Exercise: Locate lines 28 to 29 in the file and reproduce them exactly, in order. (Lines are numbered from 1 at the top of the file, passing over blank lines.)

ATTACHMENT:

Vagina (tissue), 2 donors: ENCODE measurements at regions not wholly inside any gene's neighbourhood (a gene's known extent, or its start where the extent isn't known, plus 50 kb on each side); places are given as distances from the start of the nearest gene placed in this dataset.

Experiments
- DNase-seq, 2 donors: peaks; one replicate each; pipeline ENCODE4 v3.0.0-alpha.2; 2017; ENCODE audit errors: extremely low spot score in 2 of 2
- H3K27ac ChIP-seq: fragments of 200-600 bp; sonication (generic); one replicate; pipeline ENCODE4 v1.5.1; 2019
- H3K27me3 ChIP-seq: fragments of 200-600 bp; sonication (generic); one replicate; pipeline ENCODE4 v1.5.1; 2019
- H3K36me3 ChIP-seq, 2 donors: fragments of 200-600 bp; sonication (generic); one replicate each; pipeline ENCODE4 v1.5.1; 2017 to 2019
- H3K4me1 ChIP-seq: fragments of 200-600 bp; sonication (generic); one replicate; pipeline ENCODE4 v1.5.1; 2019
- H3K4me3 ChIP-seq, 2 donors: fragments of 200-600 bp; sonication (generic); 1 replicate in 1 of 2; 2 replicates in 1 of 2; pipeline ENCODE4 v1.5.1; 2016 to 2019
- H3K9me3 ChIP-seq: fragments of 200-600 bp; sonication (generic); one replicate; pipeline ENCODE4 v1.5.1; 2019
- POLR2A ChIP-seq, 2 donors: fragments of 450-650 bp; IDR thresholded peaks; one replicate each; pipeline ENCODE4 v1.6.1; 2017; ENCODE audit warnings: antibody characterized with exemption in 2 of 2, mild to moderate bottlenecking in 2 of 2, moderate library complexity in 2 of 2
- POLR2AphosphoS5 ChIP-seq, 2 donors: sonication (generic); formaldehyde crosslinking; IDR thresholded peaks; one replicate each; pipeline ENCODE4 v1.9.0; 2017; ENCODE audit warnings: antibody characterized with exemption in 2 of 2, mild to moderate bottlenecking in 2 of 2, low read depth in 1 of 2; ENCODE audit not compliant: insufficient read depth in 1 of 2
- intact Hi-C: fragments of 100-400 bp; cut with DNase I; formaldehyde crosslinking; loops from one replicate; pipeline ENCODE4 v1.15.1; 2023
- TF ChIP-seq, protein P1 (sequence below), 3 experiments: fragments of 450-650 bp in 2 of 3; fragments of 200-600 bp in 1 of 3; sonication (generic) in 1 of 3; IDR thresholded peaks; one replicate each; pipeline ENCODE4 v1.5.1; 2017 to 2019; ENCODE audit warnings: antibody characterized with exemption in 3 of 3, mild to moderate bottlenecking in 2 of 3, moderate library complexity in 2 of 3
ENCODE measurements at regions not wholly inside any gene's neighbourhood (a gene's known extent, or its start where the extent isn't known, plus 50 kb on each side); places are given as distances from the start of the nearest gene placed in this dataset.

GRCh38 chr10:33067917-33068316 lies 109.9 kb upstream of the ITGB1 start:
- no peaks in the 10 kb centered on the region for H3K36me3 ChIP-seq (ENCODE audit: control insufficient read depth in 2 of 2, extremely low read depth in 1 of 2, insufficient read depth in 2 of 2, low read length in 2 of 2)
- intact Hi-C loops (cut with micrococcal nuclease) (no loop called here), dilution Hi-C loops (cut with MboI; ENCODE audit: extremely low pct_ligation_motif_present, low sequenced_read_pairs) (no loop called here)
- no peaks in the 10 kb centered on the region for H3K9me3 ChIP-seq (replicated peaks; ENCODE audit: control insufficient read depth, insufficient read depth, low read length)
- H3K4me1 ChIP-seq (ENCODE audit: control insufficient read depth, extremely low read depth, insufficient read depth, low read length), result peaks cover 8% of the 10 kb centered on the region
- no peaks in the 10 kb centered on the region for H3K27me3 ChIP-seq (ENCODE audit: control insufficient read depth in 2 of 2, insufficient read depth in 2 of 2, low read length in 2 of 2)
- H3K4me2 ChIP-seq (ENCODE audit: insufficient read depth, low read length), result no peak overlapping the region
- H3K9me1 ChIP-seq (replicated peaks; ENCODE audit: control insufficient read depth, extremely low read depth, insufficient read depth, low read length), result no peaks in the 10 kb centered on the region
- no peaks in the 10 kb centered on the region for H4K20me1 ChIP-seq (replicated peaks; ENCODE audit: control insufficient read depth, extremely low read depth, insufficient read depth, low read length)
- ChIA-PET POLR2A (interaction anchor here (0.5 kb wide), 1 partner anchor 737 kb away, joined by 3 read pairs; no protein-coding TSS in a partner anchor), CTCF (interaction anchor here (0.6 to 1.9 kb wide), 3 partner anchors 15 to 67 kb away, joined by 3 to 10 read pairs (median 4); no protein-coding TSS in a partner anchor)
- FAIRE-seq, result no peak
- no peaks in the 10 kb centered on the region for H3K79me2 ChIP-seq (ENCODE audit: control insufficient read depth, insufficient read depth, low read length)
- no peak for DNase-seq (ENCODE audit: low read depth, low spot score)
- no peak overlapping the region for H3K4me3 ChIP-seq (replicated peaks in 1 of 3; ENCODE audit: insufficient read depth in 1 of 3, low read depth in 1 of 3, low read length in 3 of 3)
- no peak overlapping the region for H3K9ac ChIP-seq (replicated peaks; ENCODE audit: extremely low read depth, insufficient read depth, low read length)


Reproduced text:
- no peak overlapping the region for H3K4me3 ChIP-seq (replicated peaks in 1 of 3; ENCODE audit: insufficient read depth in 1 of 3, low read depth in 1 of 3, low read length in 3 of 3)
- no peak overlapping the region for H3K9ac ChIP-seq (replicated peaks; ENCODE audit: extremely low read depth, insufficient read depth, low read length)